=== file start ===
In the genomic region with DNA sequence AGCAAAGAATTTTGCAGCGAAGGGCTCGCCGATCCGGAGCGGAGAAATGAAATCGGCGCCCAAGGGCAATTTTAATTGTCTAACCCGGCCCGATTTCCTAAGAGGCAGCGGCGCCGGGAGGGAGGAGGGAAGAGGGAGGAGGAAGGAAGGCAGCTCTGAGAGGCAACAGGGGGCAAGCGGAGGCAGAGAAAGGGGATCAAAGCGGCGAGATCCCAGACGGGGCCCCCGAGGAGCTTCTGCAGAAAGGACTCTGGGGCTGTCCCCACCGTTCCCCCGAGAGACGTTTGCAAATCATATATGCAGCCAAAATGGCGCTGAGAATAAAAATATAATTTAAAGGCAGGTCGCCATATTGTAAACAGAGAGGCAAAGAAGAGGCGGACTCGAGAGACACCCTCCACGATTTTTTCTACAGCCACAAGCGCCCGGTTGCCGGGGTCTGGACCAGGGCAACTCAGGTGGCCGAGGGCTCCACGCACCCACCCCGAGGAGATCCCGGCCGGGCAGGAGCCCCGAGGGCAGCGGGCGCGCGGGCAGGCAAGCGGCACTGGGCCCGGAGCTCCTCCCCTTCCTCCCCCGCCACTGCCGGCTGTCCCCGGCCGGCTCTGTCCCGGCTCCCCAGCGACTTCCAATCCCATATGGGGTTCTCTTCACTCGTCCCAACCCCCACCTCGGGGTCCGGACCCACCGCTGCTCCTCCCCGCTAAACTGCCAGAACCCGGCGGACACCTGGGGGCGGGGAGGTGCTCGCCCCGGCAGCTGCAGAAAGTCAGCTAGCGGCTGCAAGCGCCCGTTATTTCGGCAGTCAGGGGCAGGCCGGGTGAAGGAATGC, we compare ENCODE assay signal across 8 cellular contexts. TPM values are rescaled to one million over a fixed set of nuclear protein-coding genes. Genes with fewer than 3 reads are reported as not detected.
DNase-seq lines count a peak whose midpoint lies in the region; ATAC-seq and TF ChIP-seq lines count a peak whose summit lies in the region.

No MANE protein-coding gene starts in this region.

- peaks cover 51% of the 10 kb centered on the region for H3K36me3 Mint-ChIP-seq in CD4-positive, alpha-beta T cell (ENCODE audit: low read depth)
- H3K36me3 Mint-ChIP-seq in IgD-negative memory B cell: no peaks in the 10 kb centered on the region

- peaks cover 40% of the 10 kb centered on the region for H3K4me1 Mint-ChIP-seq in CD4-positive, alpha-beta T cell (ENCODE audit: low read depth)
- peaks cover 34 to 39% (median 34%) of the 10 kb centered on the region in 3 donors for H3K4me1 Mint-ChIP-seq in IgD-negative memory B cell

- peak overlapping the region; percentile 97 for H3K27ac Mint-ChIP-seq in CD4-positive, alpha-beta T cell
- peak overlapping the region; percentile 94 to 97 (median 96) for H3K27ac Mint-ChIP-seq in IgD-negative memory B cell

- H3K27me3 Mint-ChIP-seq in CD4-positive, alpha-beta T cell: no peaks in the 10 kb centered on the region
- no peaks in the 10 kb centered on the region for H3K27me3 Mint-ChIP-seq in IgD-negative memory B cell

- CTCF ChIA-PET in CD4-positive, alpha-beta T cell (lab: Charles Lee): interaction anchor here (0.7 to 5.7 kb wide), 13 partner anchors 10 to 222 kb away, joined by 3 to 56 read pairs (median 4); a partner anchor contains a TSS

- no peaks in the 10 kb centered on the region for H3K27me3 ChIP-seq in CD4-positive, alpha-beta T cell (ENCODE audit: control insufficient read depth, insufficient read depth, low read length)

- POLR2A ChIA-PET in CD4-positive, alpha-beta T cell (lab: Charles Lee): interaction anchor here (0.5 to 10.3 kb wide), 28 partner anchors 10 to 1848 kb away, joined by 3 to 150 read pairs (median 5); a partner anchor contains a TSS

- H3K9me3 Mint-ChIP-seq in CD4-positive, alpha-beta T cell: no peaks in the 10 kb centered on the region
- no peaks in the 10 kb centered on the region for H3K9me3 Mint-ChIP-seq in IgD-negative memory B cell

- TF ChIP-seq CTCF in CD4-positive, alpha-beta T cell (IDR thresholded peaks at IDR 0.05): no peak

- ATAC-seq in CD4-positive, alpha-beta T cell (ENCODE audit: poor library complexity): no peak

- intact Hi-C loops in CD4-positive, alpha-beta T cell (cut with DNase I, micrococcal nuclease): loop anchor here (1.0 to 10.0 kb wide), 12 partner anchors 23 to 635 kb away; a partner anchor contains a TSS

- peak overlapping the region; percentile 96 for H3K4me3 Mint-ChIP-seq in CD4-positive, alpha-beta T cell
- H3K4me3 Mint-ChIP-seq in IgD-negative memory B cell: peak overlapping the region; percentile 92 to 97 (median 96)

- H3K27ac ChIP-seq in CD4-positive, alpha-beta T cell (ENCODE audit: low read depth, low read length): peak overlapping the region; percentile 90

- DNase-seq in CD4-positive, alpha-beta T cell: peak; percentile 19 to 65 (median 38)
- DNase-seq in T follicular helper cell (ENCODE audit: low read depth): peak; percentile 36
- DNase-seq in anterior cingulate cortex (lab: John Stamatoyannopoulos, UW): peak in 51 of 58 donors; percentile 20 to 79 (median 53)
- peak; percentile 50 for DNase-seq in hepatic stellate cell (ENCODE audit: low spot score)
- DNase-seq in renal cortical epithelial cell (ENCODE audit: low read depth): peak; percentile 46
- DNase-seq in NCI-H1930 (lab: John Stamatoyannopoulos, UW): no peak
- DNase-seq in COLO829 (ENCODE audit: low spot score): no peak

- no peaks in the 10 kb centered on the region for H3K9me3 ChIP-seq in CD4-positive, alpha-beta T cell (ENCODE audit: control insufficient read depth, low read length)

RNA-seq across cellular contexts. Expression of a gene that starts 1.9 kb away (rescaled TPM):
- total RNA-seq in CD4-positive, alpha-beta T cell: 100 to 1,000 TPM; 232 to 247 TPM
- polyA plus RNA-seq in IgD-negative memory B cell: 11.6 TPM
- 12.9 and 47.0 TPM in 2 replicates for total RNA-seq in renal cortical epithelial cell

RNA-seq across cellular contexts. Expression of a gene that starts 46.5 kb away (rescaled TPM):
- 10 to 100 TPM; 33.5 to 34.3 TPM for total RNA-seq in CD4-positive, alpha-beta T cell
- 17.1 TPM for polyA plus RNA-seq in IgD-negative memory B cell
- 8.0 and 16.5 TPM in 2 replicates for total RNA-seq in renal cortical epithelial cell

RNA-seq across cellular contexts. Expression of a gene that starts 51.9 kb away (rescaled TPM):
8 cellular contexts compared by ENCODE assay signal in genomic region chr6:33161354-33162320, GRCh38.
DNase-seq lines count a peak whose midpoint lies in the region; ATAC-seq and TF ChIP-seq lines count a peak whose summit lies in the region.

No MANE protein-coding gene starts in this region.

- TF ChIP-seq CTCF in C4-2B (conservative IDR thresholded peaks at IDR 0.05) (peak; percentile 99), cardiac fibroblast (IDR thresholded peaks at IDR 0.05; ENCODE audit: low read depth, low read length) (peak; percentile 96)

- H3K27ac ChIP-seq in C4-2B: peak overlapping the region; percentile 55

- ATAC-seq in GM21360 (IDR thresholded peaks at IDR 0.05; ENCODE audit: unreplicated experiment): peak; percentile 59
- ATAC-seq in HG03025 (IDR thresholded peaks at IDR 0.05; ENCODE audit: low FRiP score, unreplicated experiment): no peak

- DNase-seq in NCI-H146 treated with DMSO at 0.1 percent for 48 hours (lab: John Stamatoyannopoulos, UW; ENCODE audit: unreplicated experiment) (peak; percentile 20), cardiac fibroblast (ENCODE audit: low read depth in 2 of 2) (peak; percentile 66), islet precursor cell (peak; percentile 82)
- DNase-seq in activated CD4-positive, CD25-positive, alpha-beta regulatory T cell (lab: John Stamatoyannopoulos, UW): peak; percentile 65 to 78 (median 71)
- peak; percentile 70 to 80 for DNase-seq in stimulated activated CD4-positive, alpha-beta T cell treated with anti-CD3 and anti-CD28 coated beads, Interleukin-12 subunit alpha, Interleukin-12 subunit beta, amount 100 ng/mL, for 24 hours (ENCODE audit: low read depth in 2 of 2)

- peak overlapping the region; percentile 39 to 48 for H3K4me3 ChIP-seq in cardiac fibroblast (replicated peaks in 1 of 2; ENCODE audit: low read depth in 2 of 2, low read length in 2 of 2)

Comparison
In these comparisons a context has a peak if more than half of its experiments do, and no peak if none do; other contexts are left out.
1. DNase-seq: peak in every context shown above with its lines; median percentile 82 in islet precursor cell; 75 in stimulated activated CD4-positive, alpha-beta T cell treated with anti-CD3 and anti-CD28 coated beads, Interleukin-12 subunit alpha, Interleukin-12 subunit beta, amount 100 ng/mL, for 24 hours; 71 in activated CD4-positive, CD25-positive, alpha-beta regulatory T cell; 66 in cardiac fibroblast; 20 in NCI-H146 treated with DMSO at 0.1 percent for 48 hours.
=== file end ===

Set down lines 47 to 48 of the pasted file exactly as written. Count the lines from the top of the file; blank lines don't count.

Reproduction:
- DNase-seq in NCI-H146 treated with DMSO at 0.1 percent for 48 hours (lab: John Stamatoyannopoulos, UW; ENCODE audit: unreplicated experiment) (peak; percentile 20), cardiac fibroblast (ENCODE audit: low read depth in 2 of 2) (peak; percentile 66), islet precursor cell (peak; percentile 82)
- DNase-seq in activated CD4-positive, CD25-positive, alpha-beta regulatory T cell (lab: John Stamatoyannopoulos, UW): peak; percentile 65 to 78 (median 71)